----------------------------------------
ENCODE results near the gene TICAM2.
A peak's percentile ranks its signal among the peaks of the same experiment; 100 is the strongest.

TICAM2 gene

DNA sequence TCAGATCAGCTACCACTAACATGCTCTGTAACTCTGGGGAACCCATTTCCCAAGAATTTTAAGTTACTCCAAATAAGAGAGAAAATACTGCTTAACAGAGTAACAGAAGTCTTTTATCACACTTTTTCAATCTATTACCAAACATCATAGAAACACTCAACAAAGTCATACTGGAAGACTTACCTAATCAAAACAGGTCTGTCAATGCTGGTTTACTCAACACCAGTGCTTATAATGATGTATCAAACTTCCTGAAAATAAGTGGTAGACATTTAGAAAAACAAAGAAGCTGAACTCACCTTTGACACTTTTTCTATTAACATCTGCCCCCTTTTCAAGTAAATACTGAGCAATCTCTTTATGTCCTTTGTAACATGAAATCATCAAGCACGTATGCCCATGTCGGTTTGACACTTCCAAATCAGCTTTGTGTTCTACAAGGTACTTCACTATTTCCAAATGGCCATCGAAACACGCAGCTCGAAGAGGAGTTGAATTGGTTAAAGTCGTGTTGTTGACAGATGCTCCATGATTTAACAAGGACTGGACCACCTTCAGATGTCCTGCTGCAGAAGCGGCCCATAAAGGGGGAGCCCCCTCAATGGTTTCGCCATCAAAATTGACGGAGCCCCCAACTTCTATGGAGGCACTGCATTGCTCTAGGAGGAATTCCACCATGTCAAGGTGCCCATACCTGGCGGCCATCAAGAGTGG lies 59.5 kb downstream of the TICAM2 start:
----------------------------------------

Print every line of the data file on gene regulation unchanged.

ENCODE results near the gene TICAM2.
A peak's percentile ranks its signal among the peaks of the same experiment; 100 is the strongest.

TICAM2 gene

DNA sequence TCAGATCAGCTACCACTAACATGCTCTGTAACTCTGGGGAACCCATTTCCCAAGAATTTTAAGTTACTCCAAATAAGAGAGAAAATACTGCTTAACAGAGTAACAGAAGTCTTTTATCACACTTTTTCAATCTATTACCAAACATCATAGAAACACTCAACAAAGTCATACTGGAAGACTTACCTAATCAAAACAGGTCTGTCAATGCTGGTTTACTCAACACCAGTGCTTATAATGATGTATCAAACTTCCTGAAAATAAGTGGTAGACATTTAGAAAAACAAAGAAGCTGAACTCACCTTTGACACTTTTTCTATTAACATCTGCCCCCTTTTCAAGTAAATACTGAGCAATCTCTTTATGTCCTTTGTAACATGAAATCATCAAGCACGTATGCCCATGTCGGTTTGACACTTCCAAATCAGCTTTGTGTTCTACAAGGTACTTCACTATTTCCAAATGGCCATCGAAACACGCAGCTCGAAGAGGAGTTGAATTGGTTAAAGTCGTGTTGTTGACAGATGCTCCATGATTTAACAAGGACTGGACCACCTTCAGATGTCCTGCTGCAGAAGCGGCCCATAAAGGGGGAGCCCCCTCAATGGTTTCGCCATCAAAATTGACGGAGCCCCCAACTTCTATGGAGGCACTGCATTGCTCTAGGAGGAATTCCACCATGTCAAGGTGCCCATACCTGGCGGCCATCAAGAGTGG lies 59.5 kb downstream of the TICAM2 start: